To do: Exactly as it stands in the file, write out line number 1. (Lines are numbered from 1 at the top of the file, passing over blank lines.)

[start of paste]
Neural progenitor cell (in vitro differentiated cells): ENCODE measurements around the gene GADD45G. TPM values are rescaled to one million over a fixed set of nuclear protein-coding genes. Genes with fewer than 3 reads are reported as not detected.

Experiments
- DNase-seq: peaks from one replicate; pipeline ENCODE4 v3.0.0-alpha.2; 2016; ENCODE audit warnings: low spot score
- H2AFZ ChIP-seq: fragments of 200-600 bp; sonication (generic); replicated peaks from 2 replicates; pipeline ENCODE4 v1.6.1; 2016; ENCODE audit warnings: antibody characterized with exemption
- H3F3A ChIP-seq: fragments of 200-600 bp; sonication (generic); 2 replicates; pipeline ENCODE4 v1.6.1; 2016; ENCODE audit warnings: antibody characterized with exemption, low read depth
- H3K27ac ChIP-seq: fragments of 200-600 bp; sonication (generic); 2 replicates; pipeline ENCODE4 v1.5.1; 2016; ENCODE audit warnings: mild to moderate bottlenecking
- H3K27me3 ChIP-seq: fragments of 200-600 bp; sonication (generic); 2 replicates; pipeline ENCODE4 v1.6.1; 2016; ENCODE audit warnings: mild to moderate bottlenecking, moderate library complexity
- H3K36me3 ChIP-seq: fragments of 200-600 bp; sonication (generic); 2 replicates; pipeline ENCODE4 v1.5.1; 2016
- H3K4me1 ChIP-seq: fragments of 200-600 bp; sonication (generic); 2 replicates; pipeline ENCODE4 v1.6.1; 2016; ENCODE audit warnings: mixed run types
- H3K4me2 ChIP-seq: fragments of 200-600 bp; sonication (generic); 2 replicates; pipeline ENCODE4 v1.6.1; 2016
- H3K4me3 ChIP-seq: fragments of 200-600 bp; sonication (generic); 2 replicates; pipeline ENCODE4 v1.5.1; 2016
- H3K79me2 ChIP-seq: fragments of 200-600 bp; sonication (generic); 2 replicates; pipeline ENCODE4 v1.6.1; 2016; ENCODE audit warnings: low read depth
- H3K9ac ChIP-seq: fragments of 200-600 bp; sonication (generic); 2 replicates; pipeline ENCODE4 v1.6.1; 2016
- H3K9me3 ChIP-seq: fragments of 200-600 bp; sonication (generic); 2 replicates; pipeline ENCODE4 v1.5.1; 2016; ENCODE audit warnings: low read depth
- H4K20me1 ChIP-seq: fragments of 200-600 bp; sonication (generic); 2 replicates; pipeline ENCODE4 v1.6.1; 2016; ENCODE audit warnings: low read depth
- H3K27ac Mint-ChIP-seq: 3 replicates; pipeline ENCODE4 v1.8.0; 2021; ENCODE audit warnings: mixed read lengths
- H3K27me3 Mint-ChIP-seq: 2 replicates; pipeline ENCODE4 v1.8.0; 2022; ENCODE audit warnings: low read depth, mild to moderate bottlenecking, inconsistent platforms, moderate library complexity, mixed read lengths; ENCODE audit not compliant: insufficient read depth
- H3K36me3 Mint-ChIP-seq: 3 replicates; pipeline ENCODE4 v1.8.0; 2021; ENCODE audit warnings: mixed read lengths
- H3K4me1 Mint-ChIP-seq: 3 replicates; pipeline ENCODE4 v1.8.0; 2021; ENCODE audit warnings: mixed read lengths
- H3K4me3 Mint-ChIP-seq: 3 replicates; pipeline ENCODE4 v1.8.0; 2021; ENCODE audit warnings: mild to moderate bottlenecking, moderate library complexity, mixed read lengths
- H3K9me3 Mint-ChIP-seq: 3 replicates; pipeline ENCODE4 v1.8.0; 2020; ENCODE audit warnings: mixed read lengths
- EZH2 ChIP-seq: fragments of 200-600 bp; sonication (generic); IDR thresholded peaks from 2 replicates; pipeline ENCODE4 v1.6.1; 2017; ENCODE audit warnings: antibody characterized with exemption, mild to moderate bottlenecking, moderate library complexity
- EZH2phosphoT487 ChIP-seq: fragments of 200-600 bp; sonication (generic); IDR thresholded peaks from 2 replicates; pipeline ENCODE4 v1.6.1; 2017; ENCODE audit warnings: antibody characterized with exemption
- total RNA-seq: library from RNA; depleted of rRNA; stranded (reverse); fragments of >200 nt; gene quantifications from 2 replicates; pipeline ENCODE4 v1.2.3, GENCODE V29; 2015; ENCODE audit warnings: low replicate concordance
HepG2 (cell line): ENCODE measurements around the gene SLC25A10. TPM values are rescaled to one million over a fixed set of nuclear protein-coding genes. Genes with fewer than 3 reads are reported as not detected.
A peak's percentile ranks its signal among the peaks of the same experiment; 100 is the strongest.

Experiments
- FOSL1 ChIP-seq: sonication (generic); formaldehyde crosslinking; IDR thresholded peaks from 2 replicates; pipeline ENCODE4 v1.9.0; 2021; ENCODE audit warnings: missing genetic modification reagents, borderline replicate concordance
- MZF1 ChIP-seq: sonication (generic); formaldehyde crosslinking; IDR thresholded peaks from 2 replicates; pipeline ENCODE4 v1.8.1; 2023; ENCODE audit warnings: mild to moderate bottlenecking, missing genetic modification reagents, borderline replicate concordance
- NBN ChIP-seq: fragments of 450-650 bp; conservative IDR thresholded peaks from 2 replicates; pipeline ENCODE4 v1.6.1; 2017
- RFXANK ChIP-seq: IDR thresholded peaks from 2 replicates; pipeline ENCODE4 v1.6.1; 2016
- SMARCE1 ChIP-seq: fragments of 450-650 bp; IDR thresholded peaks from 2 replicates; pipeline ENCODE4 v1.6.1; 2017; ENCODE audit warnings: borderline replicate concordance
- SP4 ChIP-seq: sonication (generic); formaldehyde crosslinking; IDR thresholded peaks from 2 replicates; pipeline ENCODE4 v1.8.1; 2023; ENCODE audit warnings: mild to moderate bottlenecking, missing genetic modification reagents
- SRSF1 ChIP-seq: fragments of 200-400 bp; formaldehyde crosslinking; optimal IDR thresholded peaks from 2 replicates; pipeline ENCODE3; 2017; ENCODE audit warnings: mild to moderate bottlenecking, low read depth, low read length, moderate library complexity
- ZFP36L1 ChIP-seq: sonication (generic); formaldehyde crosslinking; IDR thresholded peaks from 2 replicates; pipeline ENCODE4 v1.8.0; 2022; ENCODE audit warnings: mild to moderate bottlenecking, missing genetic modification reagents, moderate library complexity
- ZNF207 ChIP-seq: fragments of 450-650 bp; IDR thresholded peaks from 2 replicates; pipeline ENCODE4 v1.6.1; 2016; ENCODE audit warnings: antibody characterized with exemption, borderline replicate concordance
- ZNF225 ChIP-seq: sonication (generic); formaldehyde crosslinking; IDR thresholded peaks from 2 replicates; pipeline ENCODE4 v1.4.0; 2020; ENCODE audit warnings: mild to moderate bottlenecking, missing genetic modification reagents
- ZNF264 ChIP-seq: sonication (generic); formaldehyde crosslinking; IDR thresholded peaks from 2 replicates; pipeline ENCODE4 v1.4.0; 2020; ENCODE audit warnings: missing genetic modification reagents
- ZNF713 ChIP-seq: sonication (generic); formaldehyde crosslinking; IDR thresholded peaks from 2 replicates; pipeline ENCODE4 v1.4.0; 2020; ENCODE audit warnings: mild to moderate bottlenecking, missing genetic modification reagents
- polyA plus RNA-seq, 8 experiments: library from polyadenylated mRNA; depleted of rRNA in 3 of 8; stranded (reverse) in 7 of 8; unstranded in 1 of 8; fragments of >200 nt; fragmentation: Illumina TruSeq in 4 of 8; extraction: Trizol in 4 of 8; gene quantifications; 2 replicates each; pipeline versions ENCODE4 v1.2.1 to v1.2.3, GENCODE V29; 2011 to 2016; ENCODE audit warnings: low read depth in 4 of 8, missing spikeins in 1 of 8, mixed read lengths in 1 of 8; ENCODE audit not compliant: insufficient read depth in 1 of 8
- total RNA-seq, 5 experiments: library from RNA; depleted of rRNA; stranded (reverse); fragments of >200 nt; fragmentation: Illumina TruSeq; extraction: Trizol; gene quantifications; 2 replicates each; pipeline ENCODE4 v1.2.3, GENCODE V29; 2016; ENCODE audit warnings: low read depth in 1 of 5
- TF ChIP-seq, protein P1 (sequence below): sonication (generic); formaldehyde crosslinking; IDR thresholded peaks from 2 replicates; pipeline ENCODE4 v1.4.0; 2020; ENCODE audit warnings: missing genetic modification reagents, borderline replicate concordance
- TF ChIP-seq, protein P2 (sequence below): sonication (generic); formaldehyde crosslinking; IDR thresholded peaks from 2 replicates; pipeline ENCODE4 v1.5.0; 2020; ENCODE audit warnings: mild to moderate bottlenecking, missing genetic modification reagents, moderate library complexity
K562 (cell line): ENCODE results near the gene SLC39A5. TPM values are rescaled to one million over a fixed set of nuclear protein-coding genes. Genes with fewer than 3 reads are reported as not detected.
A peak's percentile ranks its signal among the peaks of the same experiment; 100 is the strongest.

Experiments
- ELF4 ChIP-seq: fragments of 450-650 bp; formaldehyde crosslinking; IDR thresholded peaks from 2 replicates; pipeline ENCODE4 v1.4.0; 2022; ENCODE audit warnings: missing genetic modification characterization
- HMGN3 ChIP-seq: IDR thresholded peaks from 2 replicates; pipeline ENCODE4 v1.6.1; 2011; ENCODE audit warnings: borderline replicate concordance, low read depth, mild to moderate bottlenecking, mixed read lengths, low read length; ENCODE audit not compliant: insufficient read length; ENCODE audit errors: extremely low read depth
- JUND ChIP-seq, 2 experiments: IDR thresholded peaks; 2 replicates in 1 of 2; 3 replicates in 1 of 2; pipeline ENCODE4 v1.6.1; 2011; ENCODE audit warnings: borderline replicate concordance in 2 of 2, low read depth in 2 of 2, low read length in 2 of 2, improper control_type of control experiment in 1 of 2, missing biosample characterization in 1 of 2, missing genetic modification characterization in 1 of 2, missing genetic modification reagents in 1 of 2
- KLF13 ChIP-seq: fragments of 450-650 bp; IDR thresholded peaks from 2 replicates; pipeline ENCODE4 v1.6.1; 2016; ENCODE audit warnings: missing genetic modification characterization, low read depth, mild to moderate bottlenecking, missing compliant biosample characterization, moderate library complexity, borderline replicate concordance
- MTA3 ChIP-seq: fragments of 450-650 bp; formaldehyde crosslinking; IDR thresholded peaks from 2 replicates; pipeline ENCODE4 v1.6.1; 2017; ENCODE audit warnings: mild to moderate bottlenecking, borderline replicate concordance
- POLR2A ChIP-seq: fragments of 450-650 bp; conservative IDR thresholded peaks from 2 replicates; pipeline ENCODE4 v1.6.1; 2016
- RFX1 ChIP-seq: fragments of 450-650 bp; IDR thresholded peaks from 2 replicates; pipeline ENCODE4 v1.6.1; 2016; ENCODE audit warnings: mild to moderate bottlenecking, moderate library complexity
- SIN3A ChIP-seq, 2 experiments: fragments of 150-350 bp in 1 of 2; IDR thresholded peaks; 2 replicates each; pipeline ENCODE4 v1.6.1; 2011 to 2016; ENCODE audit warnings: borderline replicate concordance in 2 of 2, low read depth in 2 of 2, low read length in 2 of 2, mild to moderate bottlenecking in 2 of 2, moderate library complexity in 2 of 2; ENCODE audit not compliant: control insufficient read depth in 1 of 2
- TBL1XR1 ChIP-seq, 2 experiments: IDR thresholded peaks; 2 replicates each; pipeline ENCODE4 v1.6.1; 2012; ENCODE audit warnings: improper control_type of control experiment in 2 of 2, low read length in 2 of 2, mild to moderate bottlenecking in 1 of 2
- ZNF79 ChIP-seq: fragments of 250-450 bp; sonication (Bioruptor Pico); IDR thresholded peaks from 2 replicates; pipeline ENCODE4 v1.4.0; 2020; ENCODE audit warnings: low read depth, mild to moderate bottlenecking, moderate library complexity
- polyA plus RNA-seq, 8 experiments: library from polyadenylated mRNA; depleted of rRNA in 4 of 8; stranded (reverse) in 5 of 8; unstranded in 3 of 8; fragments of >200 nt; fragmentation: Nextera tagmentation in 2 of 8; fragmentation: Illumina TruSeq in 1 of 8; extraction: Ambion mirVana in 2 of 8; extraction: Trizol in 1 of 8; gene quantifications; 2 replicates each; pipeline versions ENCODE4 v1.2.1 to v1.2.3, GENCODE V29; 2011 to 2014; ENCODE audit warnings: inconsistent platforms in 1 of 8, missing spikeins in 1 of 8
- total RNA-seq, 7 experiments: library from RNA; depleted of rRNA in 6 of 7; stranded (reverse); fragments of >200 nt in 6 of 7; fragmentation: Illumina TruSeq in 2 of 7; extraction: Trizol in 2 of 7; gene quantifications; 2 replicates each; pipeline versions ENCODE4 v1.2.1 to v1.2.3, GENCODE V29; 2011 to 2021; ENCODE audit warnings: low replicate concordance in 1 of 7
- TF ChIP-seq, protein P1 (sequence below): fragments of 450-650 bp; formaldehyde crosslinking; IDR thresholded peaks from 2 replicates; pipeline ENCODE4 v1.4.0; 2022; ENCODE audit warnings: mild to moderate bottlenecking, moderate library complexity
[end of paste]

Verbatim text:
Neural progenitor cell (in vitro differentiated cells): ENCODE measurements around the gene GADD45G. TPM values are rescaled to one million over a fixed set of nuclear protein-coding genes. Genes with fewer than 3 reads are reported as not detected.